We made it out alive, and even better, the entire experience of the wedding events, honeymoon, and newlywed life was nothing but perfect. The bliss is real and I wish this sort of unbridled happiness for everyone. 

Leading up to the wedding, I had no idea how busy things would get. I had aimed to keep all the DIY on a tight schedule and minimize the number of last-minute tasks. But you know how life goes. The to-do list kept getting longer and the few days before the wedding got a little crazy. It was all good and worth the effort in the end. I couldn’t believe how beautifully everything turned out and how happy we were on the day itself, and not just thanks to well-executed crafts. I won’t forget the way I felt every second of the day.

Our honeymoon in Mexico was an extraordinary escape. For the first few days, we stayed at an adults-only all-inclusive resort. Those two conditions made the departure from reality a truly relaxing and indulgent adventure. We slept in, ate three or more full meals every day (cheese plate and wine for lunch, anyone?), floated in aquamarine seas, and lounged beachside with books and cocktails. If you’re wondering if that gets old, it does. So a few days in Tulum on our own were just the thing we needed to feed a nagging desire for adventure and self-sufficiency. I’m still dreaming about the powder-soft sand, gentle seas, and lush jungles leading right up to the beachfront. What a magical time it was. I’m grateful to have had the opportunity to experience that and hope to make a trip back soon.

Now that the wedding and honeymoon are over, I’ve been reveling in the newfound sense of space in my life. Without a whole lot on my to-do list, I can take more time to read, write, and explore some creative endeavors. Of course, we’re filling in a good bit of time searching for a home of our own, an exciting development that gives me so much life when I think of all the things I want to do. Garden! Cooking in a space much larger than the one we have now! Feeling a sense of permanence after years upon years of moving, change, and never knowing what’s next!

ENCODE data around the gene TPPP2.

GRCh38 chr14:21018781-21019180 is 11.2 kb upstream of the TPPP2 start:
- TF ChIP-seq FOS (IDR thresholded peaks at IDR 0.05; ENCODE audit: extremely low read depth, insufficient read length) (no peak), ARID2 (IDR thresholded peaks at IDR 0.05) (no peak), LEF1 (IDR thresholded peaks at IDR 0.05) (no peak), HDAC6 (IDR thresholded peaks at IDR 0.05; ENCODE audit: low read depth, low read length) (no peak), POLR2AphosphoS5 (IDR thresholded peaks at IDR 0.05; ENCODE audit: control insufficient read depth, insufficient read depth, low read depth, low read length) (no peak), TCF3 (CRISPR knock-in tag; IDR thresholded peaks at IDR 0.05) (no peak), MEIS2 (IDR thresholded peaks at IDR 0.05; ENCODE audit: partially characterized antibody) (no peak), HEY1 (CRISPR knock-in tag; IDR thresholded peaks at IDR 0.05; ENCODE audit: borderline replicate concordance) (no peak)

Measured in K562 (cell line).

All this being said, I plan to make much more regular appearances here and really begin sharing some things I’ve experienced and done. Cheers to a 2018 that promises space to expand in every direction.

Create, no matter what

Over tea, I explained to a friend how I’ve all but ceased to write lately. Creative endeavors tend to make a sensitive soul feel pretty damn narcissistic when the world turns faster than usual, seemingly spinning off its axis. Whether or not I ate too many calories today or how that run went doesn’t seem to matter in the grand scheme of things.

But then we talked about how the grand scheme of things can’t only be the bad things. And the good doesn’t come from nowhere. You have to search for and even create good to maintain the balance in life.

Lately, creating is all I want to do. Write things, make things with my hands, build things I care about. But writing for fun, for personal projects, sometimes just doesn’t happen. It sometimes can’t.

During a particularly rough patch near the end of July, I wrote a few words down that capture how much I want to do just this, but how tough the doing can be.

Can you sense how badly I want to put all my eggs in this basket?

Can you sense my fear that I’m not good enough to make it work?

Can you sense I’m struggling to come up for air as the wave rolls over me and briny swirls pin me under?

There’s no clever lesson or ending or conclusion here. Just keep writing, girl.

On the brink of September

I haven’t heard anyone say it yet, but the light is changing. This morning I noticed it as I stood in the shower, the room slightly darker than usual. The first indicators of fall are barely imperceptible unless you’re me, looking hard for them and daydreaming about what’s to come.

This time of year is always one for looking back. Katrina, other storms, transitional periods of my life, and a lot of bad I had to overcome. Fall is a time when I’ve historically rebuilt myself. I always seem to be drawn to reinvention and refocus right around now, whether out of necessity or longing for a past self that seemed to simply be better. Will I be my ideal self again this fall? Will I finally find myself lacing up my running shoes? Remember when I fit into this or that and did so many things?